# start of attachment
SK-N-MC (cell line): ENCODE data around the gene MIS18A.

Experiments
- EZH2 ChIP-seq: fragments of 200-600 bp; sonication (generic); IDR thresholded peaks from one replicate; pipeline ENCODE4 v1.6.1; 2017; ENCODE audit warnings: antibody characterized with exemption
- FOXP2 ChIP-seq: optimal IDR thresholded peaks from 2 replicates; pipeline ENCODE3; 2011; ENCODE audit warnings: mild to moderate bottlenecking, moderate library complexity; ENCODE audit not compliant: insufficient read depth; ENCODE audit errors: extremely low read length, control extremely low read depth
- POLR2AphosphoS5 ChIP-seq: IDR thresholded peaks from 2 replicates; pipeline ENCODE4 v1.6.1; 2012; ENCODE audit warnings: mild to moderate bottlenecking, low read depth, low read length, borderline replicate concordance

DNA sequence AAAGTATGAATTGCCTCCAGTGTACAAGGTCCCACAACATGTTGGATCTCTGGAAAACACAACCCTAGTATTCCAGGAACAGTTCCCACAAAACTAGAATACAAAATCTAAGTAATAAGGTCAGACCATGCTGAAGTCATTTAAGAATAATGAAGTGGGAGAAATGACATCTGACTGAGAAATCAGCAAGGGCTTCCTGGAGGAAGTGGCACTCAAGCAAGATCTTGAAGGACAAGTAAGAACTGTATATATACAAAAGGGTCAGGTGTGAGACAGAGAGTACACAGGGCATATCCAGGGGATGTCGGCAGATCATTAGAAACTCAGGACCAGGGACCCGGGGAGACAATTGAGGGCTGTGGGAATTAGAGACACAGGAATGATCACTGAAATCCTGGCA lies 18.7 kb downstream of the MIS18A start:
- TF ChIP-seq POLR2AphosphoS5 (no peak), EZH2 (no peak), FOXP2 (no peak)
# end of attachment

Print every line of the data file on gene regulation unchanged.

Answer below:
SK-N-MC (cell line): ENCODE data around the gene MIS18A.

Experiments
- EZH2 ChIP-seq: fragments of 200-600 bp; sonication (generic); IDR thresholded peaks from one replicate; pipeline ENCODE4 v1.6.1; 2017; ENCODE audit warnings: antibody characterized with exemption
- FOXP2 ChIP-seq: optimal IDR thresholded peaks from 2 replicates; pipeline ENCODE3; 2011; ENCODE audit warnings: mild to moderate bottlenecking, moderate library complexity; ENCODE audit not compliant: insufficient read depth; ENCODE audit errors: extremely low read length, control extremely low read depth
- POLR2AphosphoS5 ChIP-seq: IDR thresholded peaks from 2 replicates; pipeline ENCODE4 v1.6.1; 2012; ENCODE audit warnings: mild to moderate bottlenecking, low read depth, low read length, borderline replicate concordance

DNA sequence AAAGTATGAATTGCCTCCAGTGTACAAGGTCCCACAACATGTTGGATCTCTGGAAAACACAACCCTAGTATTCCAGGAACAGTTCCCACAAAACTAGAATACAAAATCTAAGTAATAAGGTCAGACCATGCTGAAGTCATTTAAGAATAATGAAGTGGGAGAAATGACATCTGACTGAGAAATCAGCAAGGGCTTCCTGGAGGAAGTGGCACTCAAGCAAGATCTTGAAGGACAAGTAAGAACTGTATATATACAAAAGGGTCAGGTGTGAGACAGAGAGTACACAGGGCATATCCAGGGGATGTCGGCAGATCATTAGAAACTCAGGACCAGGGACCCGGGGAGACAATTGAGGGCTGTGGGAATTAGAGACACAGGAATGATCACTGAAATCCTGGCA lies 18.7 kb downstream of the MIS18A start:
- TF ChIP-seq POLR2AphosphoS5 (no peak), EZH2 (no peak), FOXP2 (no peak)